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Resource Management

Phragmites control

At Fish Springs National Wildlife Refuge, we use an adaptive management approach to achieve habitat goals and objectives. These goals and objectives are based on the habitat requirements of priority species identified in the Refuge’s long-term habitat management plan. This plan is currently under development.


 Vegetation GPS mapping 

Refuge staff use a variety of habitat management techniques to maintain, recover or enhance plant and wildlife values. Management techniques are carefully considered and employed in varying degrees according to needs.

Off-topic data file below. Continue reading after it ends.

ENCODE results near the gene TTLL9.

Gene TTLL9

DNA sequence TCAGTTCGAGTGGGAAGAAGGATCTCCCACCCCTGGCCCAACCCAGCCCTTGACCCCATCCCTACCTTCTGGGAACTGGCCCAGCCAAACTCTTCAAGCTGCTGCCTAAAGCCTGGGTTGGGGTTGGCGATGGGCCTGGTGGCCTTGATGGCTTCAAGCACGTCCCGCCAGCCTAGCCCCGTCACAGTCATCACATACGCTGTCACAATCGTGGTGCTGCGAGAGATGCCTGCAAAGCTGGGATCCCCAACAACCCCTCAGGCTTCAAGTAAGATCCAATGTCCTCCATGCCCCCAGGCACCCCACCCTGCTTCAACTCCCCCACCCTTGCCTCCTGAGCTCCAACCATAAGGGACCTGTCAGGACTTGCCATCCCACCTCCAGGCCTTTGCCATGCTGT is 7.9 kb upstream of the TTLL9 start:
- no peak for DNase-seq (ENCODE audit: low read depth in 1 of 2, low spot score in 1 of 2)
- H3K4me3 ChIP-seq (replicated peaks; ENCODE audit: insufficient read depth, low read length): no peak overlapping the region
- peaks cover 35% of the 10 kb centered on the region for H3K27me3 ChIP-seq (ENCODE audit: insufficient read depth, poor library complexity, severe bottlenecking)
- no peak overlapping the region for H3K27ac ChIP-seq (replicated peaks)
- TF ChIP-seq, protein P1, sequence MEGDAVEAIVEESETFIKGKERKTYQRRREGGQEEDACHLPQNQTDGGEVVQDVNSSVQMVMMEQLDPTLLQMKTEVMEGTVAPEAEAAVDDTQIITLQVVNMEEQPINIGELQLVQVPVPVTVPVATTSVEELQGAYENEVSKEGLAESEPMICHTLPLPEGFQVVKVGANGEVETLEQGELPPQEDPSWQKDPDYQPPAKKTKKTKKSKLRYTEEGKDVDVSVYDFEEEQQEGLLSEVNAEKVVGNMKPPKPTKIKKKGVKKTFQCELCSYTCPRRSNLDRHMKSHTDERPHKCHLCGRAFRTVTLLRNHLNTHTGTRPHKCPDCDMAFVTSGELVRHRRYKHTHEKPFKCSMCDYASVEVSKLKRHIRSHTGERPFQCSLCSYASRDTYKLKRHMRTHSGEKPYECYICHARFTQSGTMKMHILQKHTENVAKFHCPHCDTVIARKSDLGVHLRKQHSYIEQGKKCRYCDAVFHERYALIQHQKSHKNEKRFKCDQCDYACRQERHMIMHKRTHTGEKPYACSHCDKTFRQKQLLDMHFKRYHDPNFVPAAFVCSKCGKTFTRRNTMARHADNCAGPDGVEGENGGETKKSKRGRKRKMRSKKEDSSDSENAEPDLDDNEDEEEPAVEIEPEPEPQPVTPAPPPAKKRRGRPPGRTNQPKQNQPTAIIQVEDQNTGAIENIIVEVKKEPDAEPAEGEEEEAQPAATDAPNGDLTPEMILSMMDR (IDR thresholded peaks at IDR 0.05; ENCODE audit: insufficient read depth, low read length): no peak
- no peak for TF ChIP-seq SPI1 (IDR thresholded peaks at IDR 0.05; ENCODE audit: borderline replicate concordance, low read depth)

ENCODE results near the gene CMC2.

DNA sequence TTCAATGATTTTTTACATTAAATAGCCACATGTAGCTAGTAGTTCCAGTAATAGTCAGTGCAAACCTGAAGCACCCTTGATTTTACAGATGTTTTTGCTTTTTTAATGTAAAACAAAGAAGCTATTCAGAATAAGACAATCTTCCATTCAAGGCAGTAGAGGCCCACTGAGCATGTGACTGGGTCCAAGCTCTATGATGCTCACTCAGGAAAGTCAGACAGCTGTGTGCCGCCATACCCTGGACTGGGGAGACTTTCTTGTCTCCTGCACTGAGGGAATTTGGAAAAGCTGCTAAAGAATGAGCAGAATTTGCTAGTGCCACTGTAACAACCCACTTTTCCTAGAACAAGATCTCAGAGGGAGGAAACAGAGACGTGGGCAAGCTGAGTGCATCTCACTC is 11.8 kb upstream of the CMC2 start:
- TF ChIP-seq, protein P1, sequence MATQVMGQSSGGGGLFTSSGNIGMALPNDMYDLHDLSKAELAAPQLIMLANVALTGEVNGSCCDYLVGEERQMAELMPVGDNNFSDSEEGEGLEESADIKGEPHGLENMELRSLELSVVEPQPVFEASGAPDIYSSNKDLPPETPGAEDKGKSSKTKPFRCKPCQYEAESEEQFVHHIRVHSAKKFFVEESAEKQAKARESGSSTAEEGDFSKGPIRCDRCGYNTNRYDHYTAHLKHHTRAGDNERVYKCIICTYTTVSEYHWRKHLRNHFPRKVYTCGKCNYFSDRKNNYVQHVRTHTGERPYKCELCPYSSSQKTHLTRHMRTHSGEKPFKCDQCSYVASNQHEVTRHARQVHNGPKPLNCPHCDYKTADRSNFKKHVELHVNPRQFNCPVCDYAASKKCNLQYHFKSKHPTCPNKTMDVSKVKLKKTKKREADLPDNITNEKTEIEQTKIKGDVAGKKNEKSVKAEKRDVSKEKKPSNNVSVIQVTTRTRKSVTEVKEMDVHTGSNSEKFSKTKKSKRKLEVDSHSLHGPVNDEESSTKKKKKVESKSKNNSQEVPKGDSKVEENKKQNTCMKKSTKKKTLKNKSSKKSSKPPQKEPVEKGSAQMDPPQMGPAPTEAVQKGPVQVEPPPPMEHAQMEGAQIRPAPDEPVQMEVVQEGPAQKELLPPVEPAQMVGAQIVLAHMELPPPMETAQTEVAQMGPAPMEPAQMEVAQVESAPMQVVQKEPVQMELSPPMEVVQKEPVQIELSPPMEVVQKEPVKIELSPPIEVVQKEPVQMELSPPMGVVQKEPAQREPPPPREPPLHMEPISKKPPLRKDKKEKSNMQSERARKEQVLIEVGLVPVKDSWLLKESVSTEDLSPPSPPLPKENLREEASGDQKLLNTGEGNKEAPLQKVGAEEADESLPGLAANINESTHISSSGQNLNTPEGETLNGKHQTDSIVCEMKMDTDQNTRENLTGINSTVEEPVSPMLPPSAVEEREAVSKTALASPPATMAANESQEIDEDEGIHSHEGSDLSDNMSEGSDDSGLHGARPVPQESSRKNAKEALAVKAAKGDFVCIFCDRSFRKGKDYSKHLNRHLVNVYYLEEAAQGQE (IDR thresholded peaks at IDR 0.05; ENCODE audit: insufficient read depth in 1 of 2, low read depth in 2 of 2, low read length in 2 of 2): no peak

Water levels are carefully monitored and controlled to foster desired plant growth. Sometimes, sensitive areas are closed to the public so that the land can recover more quickly. Prescribed burning, mowing, experimental bio-control insect releases, and seeding are also some techniques used to help native plants recover on national wildlife refuges.

Standardized ground and aerial wildlife and vegetation surveys are conducted on refuges throughout the year to inventory populations and document habitat use. Units are evaluated by how well they met habitat and wildlife use objectives.

Public involvement and input are important to us and to the planning process, and we hope you will take an active interest in this process, individually and as a community.

 

Last Updated: Mar 07, 2014
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